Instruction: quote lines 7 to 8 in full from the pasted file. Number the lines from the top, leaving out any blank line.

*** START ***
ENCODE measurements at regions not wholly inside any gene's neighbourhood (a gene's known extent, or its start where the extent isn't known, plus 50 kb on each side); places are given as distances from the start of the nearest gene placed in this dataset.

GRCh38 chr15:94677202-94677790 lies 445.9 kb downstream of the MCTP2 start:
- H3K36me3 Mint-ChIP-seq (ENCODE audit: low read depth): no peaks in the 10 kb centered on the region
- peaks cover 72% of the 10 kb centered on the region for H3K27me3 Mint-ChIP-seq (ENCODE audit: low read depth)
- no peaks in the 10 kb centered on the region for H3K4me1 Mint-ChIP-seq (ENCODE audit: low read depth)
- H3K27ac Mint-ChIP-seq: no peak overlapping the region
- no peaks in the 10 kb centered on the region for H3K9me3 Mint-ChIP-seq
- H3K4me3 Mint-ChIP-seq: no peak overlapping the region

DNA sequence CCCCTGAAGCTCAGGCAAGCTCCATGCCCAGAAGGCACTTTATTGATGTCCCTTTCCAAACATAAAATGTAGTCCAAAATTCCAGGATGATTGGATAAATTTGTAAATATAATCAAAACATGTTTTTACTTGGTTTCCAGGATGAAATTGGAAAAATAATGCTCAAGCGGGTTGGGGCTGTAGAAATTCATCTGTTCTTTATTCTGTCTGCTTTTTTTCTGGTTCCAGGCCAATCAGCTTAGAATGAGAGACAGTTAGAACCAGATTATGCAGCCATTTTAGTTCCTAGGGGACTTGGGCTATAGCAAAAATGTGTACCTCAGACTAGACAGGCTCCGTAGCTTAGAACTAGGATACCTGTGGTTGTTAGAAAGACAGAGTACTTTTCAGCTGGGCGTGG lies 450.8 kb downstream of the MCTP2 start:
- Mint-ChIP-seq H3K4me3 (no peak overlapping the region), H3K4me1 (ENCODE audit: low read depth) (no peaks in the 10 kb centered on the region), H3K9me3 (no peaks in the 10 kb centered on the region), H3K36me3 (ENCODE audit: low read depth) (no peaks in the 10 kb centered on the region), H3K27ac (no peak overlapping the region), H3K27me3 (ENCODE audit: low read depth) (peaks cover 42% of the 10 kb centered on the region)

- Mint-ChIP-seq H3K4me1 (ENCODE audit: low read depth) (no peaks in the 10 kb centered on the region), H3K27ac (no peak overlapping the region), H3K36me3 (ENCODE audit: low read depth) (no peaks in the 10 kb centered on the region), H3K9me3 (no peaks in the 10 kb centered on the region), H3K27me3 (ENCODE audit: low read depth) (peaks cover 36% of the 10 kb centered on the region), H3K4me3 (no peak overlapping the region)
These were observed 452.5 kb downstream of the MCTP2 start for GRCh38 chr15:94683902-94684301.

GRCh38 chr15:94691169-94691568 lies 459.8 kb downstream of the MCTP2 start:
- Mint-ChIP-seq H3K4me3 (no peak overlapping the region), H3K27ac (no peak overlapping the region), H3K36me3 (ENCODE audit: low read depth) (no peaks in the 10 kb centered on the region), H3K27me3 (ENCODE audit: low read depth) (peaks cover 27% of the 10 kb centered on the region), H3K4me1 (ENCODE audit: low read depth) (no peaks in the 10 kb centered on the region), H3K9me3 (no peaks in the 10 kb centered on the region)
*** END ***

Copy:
- no peaks in the 10 kb centered on the region for H3K9me3 Mint-ChIP-seq
- H3K4me3 Mint-ChIP-seq: no peak overlapping the region